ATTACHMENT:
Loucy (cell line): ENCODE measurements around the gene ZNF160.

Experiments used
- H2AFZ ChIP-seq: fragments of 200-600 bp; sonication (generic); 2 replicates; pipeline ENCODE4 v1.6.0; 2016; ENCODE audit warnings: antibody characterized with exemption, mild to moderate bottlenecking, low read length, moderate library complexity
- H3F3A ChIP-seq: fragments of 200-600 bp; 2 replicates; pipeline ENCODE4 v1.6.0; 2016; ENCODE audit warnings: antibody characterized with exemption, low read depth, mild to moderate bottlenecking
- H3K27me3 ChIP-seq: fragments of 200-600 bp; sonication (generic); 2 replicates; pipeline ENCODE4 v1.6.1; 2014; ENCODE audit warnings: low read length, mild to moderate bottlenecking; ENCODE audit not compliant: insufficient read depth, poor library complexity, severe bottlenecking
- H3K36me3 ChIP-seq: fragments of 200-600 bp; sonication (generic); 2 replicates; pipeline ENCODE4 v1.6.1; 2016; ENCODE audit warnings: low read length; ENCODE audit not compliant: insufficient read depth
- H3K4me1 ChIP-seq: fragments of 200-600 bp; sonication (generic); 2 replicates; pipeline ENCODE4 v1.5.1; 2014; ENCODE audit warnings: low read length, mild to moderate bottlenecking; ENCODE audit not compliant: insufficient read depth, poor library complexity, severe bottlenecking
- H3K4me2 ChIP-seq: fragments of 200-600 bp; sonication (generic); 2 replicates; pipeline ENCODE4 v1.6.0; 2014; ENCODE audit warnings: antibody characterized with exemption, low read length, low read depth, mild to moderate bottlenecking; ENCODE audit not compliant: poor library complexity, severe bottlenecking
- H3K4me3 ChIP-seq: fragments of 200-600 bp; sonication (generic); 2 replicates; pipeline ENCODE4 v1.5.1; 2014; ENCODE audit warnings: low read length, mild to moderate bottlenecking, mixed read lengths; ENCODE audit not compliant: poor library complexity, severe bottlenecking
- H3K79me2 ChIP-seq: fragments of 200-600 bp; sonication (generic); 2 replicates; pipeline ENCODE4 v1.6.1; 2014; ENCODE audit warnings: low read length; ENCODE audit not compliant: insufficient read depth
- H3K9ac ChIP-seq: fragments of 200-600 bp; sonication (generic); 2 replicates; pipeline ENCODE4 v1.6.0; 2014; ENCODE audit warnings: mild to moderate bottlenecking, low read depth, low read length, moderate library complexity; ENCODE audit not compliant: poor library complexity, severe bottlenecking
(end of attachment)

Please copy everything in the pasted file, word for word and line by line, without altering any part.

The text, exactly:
Loucy (cell line): ENCODE measurements around the gene ZNF160.

Experiments used
- H2AFZ ChIP-seq: fragments of 200-600 bp; sonication (generic); 2 replicates; pipeline ENCODE4 v1.6.0; 2016; ENCODE audit warnings: antibody characterized with exemption, mild to moderate bottlenecking, low read length, moderate library complexity
- H3F3A ChIP-seq: fragments of 200-600 bp; 2 replicates; pipeline ENCODE4 v1.6.0; 2016; ENCODE audit warnings: antibody characterized with exemption, low read depth, mild to moderate bottlenecking
- H3K27me3 ChIP-seq: fragments of 200-600 bp; sonication (generic); 2 replicates; pipeline ENCODE4 v1.6.1; 2014; ENCODE audit warnings: low read length, mild to moderate bottlenecking; ENCODE audit not compliant: insufficient read depth, poor library complexity, severe bottlenecking
- H3K36me3 ChIP-seq: fragments of 200-600 bp; sonication (generic); 2 replicates; pipeline ENCODE4 v1.6.1; 2016; ENCODE audit warnings: low read length; ENCODE audit not compliant: insufficient read depth
- H3K4me1 ChIP-seq: fragments of 200-600 bp; sonication (generic); 2 replicates; pipeline ENCODE4 v1.5.1; 2014; ENCODE audit warnings: low read length, mild to moderate bottlenecking; ENCODE audit not compliant: insufficient read depth, poor library complexity, severe bottlenecking
- H3K4me2 ChIP-seq: fragments of 200-600 bp; sonication (generic); 2 replicates; pipeline ENCODE4 v1.6.0; 2014; ENCODE audit warnings: antibody characterized with exemption, low read length, low read depth, mild to moderate bottlenecking; ENCODE audit not compliant: poor library complexity, severe bottlenecking
- H3K4me3 ChIP-seq: fragments of 200-600 bp; sonication (generic); 2 replicates; pipeline ENCODE4 v1.5.1; 2014; ENCODE audit warnings: low read length, mild to moderate bottlenecking, mixed read lengths; ENCODE audit not compliant: poor library complexity, severe bottlenecking
- H3K79me2 ChIP-seq: fragments of 200-600 bp; sonication (generic); 2 replicates; pipeline ENCODE4 v1.6.1; 2014; ENCODE audit warnings: low read length; ENCODE audit not compliant: insufficient read depth
- H3K9ac ChIP-seq: fragments of 200-600 bp; sonication (generic); 2 replicates; pipeline ENCODE4 v1.6.0; 2014; ENCODE audit warnings: mild to moderate bottlenecking, low read depth, low read length, moderate library complexity; ENCODE audit not compliant: poor library complexity, severe bottlenecking